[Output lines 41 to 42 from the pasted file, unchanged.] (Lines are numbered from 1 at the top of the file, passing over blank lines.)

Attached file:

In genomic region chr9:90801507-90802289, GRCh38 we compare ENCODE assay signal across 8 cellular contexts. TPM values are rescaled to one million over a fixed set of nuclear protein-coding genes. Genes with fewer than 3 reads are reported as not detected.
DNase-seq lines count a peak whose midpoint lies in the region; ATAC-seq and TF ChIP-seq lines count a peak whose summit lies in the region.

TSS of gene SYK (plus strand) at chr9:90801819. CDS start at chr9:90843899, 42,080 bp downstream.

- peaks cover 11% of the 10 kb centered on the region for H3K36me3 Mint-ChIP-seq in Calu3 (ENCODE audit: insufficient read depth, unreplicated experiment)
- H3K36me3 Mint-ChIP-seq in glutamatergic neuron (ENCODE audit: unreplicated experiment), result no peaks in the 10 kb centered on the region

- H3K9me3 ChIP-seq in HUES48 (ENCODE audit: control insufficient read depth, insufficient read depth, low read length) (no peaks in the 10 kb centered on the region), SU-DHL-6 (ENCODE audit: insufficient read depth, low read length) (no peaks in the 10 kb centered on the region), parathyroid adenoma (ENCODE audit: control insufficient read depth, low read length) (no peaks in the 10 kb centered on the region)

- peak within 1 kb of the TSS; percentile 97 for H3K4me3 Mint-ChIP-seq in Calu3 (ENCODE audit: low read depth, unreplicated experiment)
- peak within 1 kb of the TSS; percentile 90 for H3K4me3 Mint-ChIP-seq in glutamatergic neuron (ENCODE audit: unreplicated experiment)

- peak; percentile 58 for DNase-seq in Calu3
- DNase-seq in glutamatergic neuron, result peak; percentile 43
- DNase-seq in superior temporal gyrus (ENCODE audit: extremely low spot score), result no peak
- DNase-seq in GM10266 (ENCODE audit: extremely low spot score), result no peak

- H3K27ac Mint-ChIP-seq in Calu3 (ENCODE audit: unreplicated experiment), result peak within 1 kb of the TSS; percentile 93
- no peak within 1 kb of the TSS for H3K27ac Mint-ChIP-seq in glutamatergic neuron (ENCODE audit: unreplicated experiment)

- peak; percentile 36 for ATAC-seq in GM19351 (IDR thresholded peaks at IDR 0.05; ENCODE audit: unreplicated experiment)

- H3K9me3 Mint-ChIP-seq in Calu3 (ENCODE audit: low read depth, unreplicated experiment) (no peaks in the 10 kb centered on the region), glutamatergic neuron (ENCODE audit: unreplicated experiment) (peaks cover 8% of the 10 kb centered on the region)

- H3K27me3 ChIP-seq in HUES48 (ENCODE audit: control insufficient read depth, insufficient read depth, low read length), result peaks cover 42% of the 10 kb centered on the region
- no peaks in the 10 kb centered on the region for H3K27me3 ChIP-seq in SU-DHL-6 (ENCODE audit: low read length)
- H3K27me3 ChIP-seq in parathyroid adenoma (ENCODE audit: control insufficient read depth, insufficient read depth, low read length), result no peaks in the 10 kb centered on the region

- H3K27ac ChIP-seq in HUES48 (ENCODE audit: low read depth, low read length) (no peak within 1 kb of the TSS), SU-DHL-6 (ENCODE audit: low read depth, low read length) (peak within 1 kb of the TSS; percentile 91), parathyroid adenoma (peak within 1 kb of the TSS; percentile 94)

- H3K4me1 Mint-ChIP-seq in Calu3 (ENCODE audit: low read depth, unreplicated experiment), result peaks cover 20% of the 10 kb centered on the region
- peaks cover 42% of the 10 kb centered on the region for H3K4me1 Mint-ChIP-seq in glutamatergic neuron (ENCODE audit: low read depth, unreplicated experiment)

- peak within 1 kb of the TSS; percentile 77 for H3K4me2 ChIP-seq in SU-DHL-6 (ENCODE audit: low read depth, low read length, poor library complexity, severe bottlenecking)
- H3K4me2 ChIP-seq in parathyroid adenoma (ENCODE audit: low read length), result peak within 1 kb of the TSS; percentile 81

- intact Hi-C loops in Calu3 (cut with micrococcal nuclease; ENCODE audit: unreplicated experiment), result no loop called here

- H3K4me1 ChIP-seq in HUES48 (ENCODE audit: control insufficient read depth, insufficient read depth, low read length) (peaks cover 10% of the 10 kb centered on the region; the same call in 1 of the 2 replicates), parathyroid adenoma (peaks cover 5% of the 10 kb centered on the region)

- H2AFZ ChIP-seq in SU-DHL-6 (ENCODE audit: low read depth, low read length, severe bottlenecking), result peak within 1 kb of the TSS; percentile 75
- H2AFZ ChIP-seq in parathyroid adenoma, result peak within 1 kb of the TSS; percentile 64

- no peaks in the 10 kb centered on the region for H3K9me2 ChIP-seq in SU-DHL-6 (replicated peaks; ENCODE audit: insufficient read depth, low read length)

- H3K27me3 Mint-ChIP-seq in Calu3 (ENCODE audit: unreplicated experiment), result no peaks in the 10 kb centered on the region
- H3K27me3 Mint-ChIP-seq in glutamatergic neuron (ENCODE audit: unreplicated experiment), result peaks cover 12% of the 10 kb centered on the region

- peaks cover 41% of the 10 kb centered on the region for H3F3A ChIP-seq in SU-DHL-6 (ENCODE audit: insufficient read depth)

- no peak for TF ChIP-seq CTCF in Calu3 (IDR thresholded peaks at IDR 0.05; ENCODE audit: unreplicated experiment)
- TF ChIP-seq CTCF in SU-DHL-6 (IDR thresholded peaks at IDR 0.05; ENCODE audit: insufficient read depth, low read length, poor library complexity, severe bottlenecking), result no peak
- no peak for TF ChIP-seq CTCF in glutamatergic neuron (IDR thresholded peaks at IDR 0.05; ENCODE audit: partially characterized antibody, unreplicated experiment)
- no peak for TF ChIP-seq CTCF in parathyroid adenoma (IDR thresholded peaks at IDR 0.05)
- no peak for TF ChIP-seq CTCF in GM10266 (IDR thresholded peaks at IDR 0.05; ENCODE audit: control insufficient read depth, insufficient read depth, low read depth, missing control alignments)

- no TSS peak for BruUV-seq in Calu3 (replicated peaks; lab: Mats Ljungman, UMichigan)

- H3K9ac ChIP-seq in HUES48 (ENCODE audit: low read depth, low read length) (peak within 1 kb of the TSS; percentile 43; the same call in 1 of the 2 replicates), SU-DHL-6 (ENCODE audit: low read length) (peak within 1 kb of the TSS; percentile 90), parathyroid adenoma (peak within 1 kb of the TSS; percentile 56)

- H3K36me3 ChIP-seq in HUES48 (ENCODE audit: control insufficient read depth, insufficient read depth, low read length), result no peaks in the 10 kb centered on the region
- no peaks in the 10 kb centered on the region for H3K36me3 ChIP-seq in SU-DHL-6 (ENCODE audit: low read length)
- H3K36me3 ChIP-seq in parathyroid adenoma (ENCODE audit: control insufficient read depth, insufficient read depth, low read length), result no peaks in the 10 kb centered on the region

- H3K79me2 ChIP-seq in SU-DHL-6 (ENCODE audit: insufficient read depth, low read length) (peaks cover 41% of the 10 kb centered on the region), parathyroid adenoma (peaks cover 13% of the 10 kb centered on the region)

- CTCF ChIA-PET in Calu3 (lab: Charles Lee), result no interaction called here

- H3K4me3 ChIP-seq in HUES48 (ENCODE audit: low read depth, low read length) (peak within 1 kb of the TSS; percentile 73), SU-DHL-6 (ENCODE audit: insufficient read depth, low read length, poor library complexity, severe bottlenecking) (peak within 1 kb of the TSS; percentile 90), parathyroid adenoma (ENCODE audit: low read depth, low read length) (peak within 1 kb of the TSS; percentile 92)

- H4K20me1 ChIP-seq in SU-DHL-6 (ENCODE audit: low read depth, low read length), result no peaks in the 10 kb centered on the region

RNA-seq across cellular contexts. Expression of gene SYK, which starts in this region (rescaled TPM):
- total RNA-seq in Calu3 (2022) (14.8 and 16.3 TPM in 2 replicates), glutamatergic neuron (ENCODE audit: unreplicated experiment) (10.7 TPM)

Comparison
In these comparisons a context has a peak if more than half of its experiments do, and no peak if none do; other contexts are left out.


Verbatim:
- no peaks in the 10 kb centered on the region for H3K36me3 ChIP-seq in SU-DHL-6 (ENCODE audit: low read length)
- H3K36me3 ChIP-seq in parathyroid adenoma (ENCODE audit: control insufficient read depth, insufficient read depth, low read length), result no peaks in the 10 kb centered on the region